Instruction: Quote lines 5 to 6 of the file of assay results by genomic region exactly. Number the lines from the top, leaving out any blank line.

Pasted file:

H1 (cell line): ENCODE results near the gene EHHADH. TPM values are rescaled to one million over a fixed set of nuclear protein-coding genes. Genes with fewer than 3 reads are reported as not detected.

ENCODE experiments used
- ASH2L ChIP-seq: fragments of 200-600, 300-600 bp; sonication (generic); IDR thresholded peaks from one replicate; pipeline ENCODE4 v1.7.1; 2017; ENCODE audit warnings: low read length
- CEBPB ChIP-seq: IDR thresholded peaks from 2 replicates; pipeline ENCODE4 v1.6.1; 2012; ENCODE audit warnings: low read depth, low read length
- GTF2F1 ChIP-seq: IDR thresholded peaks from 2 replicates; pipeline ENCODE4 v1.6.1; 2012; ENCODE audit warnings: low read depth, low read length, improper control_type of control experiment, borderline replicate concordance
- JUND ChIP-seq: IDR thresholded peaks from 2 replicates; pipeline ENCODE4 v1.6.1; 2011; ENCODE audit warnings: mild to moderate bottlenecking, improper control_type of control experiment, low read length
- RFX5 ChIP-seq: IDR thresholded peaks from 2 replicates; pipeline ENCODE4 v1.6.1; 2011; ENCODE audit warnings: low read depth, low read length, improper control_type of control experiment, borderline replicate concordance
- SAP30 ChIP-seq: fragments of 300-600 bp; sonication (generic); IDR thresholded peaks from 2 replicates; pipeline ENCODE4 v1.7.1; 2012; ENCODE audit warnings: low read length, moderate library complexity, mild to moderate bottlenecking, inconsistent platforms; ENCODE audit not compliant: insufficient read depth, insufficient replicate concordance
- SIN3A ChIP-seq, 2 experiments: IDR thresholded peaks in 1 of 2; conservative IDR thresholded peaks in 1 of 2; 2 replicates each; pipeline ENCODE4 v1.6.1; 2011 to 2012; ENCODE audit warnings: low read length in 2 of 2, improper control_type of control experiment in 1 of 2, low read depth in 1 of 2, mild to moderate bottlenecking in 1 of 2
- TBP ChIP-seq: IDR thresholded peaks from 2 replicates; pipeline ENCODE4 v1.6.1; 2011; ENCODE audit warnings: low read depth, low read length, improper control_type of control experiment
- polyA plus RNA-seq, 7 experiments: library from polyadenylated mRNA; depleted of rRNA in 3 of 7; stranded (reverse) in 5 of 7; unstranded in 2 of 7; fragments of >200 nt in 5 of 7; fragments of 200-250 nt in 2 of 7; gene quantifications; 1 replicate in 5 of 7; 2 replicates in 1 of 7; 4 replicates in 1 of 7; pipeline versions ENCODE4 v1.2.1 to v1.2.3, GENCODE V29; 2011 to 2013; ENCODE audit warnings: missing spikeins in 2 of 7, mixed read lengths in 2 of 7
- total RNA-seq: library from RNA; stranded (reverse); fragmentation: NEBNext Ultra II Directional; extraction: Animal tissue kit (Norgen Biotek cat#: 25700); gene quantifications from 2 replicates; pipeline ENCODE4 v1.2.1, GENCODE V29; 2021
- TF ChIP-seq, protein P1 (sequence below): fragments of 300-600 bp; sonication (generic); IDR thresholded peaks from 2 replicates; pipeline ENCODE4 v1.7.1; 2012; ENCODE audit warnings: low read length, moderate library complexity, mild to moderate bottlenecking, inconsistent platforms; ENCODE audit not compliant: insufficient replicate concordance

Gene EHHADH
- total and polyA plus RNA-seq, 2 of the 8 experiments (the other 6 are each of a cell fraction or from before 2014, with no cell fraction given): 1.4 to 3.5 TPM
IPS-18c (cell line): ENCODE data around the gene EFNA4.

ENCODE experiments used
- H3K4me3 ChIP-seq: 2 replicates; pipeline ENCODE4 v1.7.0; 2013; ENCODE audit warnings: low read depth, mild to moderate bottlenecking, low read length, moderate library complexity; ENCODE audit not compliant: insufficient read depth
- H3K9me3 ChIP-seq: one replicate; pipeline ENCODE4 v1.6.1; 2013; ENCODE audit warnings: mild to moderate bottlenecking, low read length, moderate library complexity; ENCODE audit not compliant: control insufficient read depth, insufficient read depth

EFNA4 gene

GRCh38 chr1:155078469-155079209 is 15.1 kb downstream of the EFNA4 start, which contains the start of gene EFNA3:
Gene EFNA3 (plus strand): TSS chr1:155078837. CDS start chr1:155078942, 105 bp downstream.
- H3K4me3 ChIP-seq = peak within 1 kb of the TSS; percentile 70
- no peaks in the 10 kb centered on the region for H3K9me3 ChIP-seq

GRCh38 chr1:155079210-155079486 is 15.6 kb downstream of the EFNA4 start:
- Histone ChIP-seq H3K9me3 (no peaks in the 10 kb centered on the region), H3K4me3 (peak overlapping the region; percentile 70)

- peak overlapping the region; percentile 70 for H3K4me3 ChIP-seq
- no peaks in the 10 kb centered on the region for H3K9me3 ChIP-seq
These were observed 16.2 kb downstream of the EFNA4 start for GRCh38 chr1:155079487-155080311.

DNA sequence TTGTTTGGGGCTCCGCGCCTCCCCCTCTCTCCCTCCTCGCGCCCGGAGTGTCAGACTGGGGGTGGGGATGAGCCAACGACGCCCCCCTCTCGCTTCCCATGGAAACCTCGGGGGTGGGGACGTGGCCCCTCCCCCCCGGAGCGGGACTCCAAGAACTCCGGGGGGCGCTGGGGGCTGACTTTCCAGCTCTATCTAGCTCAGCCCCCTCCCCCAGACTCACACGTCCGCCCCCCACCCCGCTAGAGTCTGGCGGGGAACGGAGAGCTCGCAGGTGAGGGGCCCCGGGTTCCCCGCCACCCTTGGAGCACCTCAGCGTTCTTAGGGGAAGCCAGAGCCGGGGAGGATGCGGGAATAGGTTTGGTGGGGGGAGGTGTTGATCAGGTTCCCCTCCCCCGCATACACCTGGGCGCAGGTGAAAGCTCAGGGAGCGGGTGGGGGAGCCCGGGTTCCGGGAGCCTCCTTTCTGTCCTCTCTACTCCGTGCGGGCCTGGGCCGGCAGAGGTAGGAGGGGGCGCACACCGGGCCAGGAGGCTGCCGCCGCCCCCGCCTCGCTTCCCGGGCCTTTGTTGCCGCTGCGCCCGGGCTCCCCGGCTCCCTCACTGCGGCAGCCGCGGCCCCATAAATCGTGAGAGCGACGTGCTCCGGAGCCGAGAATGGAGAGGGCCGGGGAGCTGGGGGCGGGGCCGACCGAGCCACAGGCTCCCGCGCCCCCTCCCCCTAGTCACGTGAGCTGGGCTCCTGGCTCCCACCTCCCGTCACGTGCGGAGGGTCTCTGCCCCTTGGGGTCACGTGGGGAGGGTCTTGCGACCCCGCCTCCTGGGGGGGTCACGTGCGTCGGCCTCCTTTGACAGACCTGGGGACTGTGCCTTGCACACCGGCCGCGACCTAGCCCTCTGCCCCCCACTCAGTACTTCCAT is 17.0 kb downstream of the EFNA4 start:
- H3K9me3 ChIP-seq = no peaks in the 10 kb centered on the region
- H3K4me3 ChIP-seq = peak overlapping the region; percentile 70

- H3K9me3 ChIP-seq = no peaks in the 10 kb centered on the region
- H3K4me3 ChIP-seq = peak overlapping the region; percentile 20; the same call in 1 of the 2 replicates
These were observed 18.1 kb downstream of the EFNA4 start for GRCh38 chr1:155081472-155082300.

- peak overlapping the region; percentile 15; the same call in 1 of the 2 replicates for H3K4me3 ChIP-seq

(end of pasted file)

- GTF2F1 ChIP-seq: IDR thresholded peaks from 2 replicates; pipeline ENCODE4 v1.6.1; 2012; ENCODE audit warnings: low read depth, low read length, improper control_type of control experiment, borderline replicate concordance
- JUND ChIP-seq: IDR thresholded peaks from 2 replicates; pipeline ENCODE4 v1.6.1; 2011; ENCODE audit warnings: mild to moderate bottlenecking, improper control_type of control experiment, low read length